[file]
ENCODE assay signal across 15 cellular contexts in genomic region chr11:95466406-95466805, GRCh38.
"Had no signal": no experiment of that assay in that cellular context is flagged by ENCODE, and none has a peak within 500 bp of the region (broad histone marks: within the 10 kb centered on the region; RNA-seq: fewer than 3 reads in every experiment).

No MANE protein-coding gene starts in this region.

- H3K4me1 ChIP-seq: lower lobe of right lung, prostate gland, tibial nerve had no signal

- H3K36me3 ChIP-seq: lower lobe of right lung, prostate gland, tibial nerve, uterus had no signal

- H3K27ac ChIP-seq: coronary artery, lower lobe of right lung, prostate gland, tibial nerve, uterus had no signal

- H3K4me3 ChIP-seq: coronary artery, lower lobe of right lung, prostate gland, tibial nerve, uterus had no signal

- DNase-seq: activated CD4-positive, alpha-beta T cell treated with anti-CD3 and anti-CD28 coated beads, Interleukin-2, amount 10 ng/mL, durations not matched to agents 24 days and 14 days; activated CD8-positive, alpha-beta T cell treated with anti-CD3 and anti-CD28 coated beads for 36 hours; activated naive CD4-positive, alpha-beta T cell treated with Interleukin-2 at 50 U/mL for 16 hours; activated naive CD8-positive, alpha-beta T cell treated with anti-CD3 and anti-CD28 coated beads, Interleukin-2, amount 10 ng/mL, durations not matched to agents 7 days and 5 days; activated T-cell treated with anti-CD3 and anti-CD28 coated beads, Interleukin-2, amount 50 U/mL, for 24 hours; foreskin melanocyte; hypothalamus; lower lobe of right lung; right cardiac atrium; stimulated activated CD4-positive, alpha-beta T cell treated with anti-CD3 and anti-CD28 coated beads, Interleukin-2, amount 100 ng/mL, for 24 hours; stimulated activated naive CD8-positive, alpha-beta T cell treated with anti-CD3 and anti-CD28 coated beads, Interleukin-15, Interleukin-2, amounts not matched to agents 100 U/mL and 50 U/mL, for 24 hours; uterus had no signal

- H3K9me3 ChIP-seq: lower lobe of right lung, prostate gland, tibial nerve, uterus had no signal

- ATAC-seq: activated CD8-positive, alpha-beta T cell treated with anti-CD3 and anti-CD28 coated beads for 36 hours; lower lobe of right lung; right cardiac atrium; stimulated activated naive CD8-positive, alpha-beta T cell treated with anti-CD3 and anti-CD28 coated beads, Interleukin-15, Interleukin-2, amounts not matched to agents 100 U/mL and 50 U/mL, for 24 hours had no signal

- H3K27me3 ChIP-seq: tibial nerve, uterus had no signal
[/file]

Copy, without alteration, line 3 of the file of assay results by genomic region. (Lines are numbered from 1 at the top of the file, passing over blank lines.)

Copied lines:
No MANE protein-coding gene starts in this region.